This temple is also known as “Monkey” temple, as lot of monkeys’ are there in and around the temple premises.
Chozi Maata Devalaya (Cowrie Maata)
Without a visit to the Chozi Maata devalaya / temple, if someone visits Kashi is considered incomplete.
Chozi Maata devalaya / temple is known by various names such as Chozi or Cowrie Maata or Gouri Maata devalaya / temple.
The name owes its origin to cowries or shells which are thrown at the goddess as offering.
This Goddess here is considered to be a sister of Lord Kashi Viswanatha.
According to a story, she had her temple within the ancient temple complex. On one occasion Lord Shiva banished her and sent her out of the temple for which she repented.
But as a mercy Lord Shiva decreed that all those who visit Kashi should also visit her.
A trip to Kashi will be ineffective, without visiting her temple.
Hence, it has become a practice to visit Chozi Maata temple after visiting all the temples in Kashi.
One should buy cowries outside the temple, must throw a few at the Goddess and ask her to bless them bestowing the fruits of their Kashi Yatra pilgrimage.
New Viswanath Devalaya
This devalaya / temple is also called as Birla Mandir.
This is built as a replica of the old Kashi Viswanath devalaya / temple.
This devalaya / temple is a part of the Banaras Hindu University.
Dhundi Ganapati Devalaya
As a sampradaya / traditionally speaking, the temple circuit at Kashi begins with a visit to ‘Dhundi Ganapati devalaya’.
This devalaya / temple is located on the way to the Viswanath temple.
This is a very small temple, looking like one on the roadside, but one of the important temples to be visited.
while entering Viswanath temple, one should pay respects to Lord Ganesha while standing in the queue.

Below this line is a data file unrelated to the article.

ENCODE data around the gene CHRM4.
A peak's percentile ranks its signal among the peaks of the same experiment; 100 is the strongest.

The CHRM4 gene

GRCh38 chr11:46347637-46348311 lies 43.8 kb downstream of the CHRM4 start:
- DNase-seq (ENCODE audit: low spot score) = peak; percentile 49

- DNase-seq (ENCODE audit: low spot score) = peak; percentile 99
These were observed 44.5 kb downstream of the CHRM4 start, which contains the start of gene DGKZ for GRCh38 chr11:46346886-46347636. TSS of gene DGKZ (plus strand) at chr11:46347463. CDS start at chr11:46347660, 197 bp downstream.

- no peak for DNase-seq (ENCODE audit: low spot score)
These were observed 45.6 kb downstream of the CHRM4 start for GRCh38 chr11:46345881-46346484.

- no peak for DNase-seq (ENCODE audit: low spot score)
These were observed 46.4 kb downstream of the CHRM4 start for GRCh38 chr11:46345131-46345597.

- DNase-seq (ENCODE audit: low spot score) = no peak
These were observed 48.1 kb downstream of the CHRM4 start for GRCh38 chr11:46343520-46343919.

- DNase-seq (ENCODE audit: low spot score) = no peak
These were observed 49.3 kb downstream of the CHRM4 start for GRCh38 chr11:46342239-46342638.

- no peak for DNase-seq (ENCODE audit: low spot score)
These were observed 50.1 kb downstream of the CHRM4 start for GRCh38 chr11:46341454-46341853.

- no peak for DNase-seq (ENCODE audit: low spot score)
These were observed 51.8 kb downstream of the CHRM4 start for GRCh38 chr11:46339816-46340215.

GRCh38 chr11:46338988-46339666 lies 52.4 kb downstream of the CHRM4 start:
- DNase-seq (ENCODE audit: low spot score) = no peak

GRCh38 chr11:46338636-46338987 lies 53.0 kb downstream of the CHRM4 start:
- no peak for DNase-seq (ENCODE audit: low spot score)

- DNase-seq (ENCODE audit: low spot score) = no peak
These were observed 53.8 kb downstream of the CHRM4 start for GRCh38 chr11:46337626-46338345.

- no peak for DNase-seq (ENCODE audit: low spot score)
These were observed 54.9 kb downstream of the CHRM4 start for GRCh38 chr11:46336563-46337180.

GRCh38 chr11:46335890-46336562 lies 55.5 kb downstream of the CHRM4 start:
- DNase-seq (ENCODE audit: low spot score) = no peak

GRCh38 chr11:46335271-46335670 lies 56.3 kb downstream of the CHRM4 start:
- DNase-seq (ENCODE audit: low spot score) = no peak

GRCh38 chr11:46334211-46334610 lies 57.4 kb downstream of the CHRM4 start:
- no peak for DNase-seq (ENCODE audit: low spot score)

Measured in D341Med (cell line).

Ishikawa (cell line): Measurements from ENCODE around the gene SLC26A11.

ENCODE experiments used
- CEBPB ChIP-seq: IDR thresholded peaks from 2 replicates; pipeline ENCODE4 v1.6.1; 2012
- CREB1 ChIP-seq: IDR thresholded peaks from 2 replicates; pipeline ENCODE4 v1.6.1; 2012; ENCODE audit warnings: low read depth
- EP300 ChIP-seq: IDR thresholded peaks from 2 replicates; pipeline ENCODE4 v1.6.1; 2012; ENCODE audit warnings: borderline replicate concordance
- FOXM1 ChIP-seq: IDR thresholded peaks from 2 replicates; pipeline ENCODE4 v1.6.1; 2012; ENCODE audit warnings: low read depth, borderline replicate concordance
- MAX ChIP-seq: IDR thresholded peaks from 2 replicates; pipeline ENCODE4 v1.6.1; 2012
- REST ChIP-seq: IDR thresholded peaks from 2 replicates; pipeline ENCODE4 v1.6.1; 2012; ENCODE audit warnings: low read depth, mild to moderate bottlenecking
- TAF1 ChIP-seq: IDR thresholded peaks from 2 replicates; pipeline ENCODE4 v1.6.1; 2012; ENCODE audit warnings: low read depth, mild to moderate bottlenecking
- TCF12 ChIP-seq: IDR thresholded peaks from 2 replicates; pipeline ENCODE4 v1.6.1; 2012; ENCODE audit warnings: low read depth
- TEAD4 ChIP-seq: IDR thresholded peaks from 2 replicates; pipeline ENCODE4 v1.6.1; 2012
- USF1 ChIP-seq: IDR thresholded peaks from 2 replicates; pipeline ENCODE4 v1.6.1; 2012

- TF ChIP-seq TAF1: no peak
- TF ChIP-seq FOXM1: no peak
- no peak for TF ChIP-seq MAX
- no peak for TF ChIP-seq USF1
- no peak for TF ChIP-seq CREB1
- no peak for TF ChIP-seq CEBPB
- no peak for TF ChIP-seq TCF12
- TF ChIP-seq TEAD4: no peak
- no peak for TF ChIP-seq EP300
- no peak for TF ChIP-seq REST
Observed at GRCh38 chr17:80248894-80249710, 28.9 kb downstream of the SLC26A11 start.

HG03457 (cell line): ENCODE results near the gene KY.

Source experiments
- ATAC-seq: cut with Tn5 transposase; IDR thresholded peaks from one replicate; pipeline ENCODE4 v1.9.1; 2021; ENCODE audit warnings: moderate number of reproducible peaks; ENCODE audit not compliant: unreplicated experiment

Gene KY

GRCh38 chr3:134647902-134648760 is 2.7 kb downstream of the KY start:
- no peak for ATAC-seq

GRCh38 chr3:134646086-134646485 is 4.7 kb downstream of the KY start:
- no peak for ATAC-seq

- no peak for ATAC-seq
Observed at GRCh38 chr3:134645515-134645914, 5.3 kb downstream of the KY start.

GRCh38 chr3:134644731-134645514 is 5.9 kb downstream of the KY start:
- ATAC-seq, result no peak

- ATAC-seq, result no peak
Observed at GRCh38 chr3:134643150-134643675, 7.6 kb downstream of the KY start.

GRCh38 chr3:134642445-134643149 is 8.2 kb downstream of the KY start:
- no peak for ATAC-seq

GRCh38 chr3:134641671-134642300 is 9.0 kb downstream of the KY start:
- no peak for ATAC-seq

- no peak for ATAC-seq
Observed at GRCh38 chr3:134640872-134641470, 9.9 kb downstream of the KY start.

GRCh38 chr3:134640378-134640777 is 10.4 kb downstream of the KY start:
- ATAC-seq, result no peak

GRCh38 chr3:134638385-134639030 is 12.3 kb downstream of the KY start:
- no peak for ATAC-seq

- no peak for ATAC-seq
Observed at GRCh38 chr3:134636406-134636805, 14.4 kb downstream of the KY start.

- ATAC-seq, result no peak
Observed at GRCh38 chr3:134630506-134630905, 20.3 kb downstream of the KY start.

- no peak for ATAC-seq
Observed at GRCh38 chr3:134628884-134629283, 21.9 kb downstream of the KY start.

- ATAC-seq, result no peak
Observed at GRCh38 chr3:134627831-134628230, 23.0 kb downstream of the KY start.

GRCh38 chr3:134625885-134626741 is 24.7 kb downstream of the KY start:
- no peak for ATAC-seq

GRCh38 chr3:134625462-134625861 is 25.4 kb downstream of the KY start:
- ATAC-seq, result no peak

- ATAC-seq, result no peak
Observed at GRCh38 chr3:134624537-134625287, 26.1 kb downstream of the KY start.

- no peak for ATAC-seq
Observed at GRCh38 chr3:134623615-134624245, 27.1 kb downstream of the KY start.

This devalaya / temple is near this place where, security check is made.
This Ganesha has three eyes.
Saranatha is renowned for ancient remains of Buddhist stupas, monasteries and temples is situated at a distance of 6 km to the north of Kashi city.
Saranatha is one of the four most important Buddhist pilgrimage centers of India.
Bhagavan Buddha, after attaining enlightenment at Bodh Gaya came to Saranatha and delivered his first sermon to five disciples.
Saranatha is also holy and sacred to the Jains.
Once upon a time, Bhagavan and Sage Veda Vyasa Ji (he is an avatar of Bhagavan Sri Vishnu) came to Kashi with his disciples and went for Bhiksha (holy offering of food for sadhus).
But at that time no one gave them the Bhiksha.
They all slept with empty stomach in the city of Annapurna Devi.
This same condition continued for seven days.
Bhagavan Sri Veda Vyasa Ji got angry and was prepared to curse the place Kashi.
But at that time, Goddess Annapurna then appeared before him and gave all of them the Bhiksha.
Lord Vishwanath also appeared there, but banned Bhagavan Sri Veda Vyasa from coming to Kashi, as he was prepared to curse the place Kashi.
But on praying, Lord Shiva told him that he can live on the opposite bank of Ganga river at Kashi and hence that place came to be known as Vyasa Kashi.
It is located in the mid way between Kashi and Mughalsarai about 6 km from Kaasi.
Tulsi Manas Mandir
This mandir / temple is dedicated to Bhagavan Sri Rama.
It is located at the place where, Tulsidas lived and wrote the epic “Sri Ramcharitmanas”.
Verses from Tulsidas’s epic are inscribed on the walls.
This mandir / temple is just nearby to Durga devalaya.
More information will be added to this. Please visit after some time.